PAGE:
Model Based System Engineering Applications

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Model Based System Engineering Applications

3-Day Course

$1990 per person

Summary

Model Based System Engineering Graphic

This three-day course includes the one-day Fundamentals Introduction and expands on the process of MBSE in a practical setting. Topics will be addressed in the context of practical system design from the top down, middle out and in reverse. Using practical examples students will examine the process of modeling, the techniques for capturing the elements, attributes and relationships critical to each of the four Systems Engineering domains: Requirements, Behavior, Physical Architecture and Validation and Verification. Each student will receive course notes.

  • The fundamentals of model construction
  • The basic building blocks of modeling- elements, relationships and attributes
  • The importance of an integrated model and how to construct and maintain it
  • The differences between MBSE and other types of modeling (e.g.- physics-based) and how they are related
  • How to visualize the elements, relationships and attributes in a comprehensive set of representations drawn from structured and SysML diagrams
  1. Elements Relationships and Attributes. How do we build a model? What is an element? What is a relationship? What is an attribute? How are these represented in a model?

  2. Requirements. What is the role of requirements in MBSE? What are the types of requirements and what are their uses in the design? Writing good requirements. How are requirements managed? What is traceability and why is it important? How is requirements traceability maintained and how is it demonstrated?

  3. Behavior. What is a logical architecture? What is behavior and what is its role in system design? How is it often ignored? How is behavior described? How is it related to requirements? How is it related to the physical architecture? What are threads?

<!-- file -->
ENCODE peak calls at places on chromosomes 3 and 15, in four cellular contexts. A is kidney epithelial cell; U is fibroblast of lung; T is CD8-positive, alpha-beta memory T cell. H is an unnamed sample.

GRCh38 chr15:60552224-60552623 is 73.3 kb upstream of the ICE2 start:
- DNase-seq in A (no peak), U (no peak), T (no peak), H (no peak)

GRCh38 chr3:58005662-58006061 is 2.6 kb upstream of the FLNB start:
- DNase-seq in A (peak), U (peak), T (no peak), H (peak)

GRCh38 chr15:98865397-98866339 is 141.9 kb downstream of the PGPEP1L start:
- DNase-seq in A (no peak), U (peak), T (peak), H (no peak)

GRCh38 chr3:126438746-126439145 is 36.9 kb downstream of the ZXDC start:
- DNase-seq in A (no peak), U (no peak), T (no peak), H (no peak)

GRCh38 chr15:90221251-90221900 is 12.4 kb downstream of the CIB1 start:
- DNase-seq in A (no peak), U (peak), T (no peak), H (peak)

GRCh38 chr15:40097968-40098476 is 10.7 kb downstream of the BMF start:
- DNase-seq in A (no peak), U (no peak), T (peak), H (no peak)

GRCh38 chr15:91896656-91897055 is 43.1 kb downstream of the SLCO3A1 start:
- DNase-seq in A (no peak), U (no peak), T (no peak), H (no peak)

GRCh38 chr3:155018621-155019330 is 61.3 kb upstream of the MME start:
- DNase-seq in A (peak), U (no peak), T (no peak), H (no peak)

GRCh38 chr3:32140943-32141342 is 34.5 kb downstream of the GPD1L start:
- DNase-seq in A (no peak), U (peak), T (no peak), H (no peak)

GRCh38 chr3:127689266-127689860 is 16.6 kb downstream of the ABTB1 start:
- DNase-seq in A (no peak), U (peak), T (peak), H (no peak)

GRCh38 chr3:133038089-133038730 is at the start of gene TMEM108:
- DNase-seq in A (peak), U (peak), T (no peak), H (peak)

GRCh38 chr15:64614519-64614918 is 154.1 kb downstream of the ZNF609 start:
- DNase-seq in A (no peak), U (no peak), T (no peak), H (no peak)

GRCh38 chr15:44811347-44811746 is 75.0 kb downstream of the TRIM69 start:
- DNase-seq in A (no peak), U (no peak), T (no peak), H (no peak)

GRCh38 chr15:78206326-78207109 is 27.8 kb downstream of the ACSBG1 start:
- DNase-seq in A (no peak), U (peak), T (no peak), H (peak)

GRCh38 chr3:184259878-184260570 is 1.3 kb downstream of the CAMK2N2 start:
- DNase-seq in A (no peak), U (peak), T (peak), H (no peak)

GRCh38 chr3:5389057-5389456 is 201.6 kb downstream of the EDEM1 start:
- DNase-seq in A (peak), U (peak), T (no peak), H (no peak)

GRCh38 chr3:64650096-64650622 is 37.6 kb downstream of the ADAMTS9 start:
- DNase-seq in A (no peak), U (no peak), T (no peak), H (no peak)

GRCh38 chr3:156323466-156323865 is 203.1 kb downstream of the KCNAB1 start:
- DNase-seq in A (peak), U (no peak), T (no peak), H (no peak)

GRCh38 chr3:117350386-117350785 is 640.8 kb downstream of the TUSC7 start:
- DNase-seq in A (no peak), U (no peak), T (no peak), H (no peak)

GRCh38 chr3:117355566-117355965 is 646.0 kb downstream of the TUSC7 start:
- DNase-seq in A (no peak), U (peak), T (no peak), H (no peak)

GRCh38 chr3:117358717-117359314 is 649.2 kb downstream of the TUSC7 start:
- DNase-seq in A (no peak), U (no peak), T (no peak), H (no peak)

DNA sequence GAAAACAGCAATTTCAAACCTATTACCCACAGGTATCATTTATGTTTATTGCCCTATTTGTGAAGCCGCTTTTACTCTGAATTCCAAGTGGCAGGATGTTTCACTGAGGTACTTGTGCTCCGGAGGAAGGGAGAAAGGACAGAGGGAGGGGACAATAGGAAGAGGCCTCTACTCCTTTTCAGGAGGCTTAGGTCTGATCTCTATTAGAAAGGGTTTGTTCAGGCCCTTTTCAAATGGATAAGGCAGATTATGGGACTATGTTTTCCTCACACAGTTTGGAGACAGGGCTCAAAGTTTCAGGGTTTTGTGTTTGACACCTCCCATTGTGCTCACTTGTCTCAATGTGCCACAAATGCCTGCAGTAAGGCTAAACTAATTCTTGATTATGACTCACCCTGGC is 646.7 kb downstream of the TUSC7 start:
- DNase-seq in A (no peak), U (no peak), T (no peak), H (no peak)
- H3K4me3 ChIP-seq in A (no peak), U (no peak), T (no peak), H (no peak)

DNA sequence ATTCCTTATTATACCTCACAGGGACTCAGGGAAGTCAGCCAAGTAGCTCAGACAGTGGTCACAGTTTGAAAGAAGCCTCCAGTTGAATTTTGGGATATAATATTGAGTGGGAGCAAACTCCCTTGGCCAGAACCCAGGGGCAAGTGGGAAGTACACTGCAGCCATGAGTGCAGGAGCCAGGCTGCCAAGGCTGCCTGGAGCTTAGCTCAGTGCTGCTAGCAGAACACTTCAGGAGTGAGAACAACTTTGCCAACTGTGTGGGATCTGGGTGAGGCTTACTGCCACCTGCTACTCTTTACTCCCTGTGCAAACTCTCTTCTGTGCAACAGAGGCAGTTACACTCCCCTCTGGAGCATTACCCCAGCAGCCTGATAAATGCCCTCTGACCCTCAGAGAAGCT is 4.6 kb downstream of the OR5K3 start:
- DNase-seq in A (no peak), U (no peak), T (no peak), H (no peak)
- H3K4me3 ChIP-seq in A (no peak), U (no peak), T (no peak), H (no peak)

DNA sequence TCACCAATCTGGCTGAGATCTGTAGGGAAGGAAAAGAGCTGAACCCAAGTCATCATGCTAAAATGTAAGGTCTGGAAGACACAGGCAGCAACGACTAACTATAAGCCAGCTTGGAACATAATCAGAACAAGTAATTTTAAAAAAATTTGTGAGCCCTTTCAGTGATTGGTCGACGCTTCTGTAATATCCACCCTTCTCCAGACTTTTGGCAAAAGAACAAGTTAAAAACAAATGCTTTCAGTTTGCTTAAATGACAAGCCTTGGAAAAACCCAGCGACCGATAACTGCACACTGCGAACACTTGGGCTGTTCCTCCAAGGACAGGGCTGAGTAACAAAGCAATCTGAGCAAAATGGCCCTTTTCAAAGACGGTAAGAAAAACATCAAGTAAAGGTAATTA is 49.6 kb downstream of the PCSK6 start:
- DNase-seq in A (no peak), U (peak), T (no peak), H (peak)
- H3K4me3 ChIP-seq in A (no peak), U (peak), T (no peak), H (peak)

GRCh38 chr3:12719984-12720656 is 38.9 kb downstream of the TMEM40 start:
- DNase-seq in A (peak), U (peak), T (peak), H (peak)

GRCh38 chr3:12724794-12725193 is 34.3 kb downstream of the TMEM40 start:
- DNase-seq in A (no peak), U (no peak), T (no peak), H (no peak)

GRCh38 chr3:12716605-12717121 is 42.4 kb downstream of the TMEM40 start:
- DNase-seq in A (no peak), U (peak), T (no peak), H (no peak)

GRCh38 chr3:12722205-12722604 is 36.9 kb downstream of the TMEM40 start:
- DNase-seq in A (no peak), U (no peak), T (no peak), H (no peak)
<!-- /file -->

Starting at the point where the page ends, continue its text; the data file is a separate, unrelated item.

4. Physical Architecture. What is a physical architecture? What are components? How are they related to behaviors? How are they related to requirements? How are they modeled? How is behavior allocated to components?

  5. Verification and Validation. Solving the right problem versus solving the problem right. How do we validate? How do we verify? Simulation and traceability.

  6. The Importance of Integration. One model or several? The role of a single integrated model in system design. What about physics based models? A single repository, single model and its advantages. Freeing the engineer to do design work instead of clerical bookkeeping.

  7. Handling Changing Requirements. How to minimize the disruption of changing requirements. Tracing the effects of design changes. Maintaining a real time.

  8. Top-down, Middle-out and Reverse Engineering. Comparing the three approaches. The uses of middle-out/reverse engineering. Modeling existing systems. Eliciting the characteristics of existing systems accurately.

  9. Views. Visualizing the model. Selecting views fit for their purpose. The variety of views available and their uses. SysML and structured diagrams. Producing views from the model. Views as answers to structured queries of the database.

  10. Supplemental Topics. E.g.- using MBSE to satisfy the principles of agile development. There are a variety of topic modules which can be offered as the class desires and time permits.

Tuition for this two-day course is $1990 per person at one of our scheduled public courses. Onsite pricing is available. Please call us at 410-956-8805 or send an email to ati@aticourses.com.

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Instructors

Zane ScottZane Scott received a BA in Economics from Virginia Tech and a JD from the University of Tennessee Law School. He did post graduate work in Business Administration and Educational Counseling. He brings a unique perspective to systems engineering from a professional background in litigation, crisis negotiation, labor management facilitation and mediation. He has practiced interventional mediation, and taught communications, conflict management and leadership skills in university and professional settings. He has worked as a senior consultant and process analyst assisting government and industry clients in implementing and introducing organizational change into their companies. Zane is a member of INCOSE where he sits on the Corporate Advisory Board. A member of the American Society of Training and Development and the International Association of Hostage Negotiators, he blogs frequently and is the co-author of A Primer for Model Based Engineering.



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